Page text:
<i>Charlton Athletic 0 Aston Villa 0</i>

David O'Leary's assertion that this match was unlikely to make it onto the Match of the Day highlight reel does not do justice to his side's performance.

Aston Villa reached new heights of mediocrity against Charlton Athletic and, for that, the Villa manager must take some of the credit.

With Luke Moore in such poor form, having only scored five times in the last three games, O'Leary took the brave step of playing Juan Pablo Angel (two league goals all season), and Milan Baros (five league goals) upfront against a Charlton side who, prior to this match, hadn't conceded a goal in their last four home league games.

It took 46 minutes for O'Leary's side to have a shot on target, when James Milner's strike forced a save from Thomas Myhre and a full 70 minutes before they seriously threatened the Charlton goal.

Angel's main contribution to the action was to run around and look threatening, without actually doing anything, while Baros' laughable attempt to win a penalty in the 61st minute should have been more harshly dealt with by the referee.

Even the introduction of Moore at half-time for the injured Aaron Hughes, and Kevin Phillips' for the irrelevant Angel failed to improve the odds of a goal.

Too often, the final pass missed its intended target altogether or was under-hit and intercepted. Creatively, Villa seemed devoid of ideas and more often than not ended up going sideways, rather than forwards.

The home side were no better, having found that the long ball over the top was their mostly likely route to goal and, although Marcus Bent and Darren Bent posed more of a threat upfront, Villa goalkeeper Thomas Sorensen was always equal to the task.

When Marcus Bent limped off with a hamstring injury just before the hour, he took with him the likelihood of a goal gracing a truly dismal affair.

This was the Barclays Premiership at its very worst. Two average sides played out a very average game to main-tain their slightly less than average league positions. There wasn't even the threat of relegation to make it interesting.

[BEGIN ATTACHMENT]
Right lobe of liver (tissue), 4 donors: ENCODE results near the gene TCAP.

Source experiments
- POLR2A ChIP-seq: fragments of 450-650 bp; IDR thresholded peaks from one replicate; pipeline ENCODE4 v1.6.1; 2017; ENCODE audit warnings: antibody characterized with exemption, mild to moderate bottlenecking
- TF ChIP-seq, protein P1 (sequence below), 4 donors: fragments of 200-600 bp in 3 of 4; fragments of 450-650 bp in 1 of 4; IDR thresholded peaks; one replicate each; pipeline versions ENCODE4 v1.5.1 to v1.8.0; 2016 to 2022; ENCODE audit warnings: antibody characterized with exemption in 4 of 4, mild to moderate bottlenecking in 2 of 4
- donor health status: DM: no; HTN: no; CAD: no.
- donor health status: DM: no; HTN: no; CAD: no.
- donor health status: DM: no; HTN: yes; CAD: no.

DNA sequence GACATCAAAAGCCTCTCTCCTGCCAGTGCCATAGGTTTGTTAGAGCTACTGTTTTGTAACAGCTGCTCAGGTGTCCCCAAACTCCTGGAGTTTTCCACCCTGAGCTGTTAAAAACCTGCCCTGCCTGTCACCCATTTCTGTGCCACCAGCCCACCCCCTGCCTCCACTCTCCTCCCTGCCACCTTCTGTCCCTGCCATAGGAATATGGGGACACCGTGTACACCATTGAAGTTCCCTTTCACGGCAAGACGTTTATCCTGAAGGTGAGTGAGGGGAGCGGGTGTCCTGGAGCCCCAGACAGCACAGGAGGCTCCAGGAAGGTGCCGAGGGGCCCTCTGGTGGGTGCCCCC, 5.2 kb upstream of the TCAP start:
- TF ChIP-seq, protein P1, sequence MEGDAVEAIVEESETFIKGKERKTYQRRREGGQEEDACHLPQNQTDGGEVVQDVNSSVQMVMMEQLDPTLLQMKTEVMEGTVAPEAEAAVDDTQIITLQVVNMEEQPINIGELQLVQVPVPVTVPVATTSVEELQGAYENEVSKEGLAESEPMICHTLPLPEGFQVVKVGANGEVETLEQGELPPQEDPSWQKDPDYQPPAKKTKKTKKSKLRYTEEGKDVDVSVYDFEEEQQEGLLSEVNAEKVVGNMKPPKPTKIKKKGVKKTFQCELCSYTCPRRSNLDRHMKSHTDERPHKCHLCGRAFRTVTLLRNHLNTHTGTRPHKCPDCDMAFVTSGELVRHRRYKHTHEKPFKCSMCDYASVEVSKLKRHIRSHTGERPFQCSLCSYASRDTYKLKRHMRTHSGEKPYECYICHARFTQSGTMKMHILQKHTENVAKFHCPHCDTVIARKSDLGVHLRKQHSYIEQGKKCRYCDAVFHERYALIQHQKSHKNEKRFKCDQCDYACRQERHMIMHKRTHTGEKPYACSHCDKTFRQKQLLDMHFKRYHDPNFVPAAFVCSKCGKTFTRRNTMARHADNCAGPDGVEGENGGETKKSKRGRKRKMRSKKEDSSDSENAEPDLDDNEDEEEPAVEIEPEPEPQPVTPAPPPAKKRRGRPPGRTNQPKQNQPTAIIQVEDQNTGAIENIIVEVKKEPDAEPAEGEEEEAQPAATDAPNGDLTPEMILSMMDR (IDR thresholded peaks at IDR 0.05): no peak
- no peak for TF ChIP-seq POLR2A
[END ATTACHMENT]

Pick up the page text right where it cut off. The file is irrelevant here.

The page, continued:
The only positive thing that can be said for the entire affair was that it stretched Villa's unbeaten run away from home to eight games.

"I think it was a frustrating game for everybody," said Alan Curbishley, the Charlton Athletic manager.

"It was quite windy out there and the pitch was dry and bobbly. I think we had the better of the first half and perhaps needed to score and they got stronger as the game went on.

"In the first half, I thought we broke quite well, on three or our occasions, but picked the wrong ball, or didn't manage to do it. On paper, it was going to be a tough encounter, 'dogged' if you like, and that's the way it turned out. I think, at the end of it, a draw was a fair result."

David O'Leary's take on the game was much the same as it always has been; small squad, club in transition, too many injuries.

"Neither team deserved to get beat. I thought it was a nil-nil," said the Iirishman.

"I don't think either team went out there to get a point. I don't think it was a lack of trying on either part. I think, with the substitutions, both managers were sending on players to try and win the game. But if you look at the two clubs, we've got the same budgets, we're chasing the same type of players, we're in the same type of mix.

We're kind of evenly matched and I think that came through in the game today.

"A point each and let's move on. I don't think you'll see much of it on Match of the Day, I think it might be a little clip at the end to give both clubs a mention."

For O'Leary, the draw put his side another point along the road to his first priority, 40 points and safety.

"The club is in a very transitional floating period," he said. "My priority is to get it to safety as quickly as possible and see what life brings us in the summer. We haven't been able to bring in anybody and we have a very small squad and it is about keeping this club safe."

For everyone else, it was a fairly dour encounter that did little to warm the spirits, or encourage a belief that either side need concentrate on anything other than their challenge for the FA Cup. ..SUPL: